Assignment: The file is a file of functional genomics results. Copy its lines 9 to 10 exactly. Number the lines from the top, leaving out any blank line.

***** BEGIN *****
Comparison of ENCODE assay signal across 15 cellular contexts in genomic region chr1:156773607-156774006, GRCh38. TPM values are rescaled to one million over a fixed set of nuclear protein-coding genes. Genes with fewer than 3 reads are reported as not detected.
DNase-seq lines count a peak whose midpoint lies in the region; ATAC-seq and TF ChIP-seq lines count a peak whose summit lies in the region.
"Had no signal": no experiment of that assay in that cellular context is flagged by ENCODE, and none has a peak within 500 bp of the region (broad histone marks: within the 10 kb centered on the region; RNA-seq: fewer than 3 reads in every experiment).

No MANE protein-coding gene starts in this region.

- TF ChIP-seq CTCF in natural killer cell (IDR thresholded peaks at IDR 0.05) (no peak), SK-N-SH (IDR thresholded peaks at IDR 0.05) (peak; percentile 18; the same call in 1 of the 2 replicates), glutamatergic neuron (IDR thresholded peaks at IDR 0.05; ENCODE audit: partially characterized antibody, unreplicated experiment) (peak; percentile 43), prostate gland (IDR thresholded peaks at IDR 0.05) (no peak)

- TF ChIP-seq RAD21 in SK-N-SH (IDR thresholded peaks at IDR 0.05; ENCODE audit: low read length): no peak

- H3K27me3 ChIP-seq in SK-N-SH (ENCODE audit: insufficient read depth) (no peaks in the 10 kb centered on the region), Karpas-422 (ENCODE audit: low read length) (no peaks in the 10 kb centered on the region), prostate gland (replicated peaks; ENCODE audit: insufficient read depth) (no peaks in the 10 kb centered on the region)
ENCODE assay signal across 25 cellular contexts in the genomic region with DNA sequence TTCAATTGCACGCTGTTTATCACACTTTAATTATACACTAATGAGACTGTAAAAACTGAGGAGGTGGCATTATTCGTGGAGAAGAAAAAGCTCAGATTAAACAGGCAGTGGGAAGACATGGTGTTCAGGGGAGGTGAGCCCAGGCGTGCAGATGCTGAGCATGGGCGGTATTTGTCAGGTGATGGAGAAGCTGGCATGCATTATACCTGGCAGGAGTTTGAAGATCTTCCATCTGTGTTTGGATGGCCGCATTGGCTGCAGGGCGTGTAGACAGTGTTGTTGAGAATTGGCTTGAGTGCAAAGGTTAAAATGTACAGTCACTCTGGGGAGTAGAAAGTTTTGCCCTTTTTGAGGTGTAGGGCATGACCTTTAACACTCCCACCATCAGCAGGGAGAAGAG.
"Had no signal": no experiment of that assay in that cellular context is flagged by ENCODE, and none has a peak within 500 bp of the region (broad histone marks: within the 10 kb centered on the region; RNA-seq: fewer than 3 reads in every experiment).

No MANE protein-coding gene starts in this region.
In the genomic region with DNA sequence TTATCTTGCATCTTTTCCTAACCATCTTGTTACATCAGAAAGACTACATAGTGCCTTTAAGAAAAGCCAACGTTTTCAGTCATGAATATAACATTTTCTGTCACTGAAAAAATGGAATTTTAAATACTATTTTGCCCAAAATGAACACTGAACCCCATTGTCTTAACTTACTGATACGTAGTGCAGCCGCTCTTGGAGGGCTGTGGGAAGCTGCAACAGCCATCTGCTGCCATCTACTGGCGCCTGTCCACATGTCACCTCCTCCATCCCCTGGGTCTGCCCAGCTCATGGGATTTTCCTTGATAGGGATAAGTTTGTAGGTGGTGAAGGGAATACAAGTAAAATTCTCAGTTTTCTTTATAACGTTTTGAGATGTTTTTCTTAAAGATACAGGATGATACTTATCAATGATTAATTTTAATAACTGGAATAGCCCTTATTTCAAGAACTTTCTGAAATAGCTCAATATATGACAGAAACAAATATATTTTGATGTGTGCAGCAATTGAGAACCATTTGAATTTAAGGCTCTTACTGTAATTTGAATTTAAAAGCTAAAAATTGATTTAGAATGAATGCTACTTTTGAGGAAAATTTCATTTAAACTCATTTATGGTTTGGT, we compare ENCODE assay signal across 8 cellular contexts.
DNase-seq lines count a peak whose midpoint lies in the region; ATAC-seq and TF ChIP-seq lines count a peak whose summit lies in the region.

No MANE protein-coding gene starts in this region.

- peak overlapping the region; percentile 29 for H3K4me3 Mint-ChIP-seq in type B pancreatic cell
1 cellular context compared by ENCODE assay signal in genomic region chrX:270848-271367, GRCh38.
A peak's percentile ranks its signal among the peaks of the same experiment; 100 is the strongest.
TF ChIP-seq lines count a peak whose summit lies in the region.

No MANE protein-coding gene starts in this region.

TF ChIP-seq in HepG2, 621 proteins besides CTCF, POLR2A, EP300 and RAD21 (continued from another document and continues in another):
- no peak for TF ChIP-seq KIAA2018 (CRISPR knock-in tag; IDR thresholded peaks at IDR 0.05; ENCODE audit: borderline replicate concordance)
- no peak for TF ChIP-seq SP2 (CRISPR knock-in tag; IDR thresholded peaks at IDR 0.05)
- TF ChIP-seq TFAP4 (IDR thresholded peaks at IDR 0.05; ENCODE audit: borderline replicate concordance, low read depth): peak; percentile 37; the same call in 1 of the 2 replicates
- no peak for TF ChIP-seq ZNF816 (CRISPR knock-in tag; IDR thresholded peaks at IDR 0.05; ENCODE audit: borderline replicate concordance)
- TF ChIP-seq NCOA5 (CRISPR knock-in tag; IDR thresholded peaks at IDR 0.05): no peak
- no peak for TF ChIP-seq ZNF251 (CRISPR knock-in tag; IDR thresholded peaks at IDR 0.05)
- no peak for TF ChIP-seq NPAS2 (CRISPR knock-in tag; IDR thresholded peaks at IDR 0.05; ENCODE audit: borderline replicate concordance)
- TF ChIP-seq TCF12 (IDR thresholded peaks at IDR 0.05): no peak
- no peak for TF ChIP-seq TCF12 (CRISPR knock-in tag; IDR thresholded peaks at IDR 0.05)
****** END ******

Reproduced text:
"Had no signal": no experiment of that assay in that cellular context is flagged by ENCODE, and none has a peak within 500 bp of the region (broad histone marks: within the 10 kb centered on the region; RNA-seq: fewer than 3 reads in every experiment).

No MANE protein-coding gene starts in this region.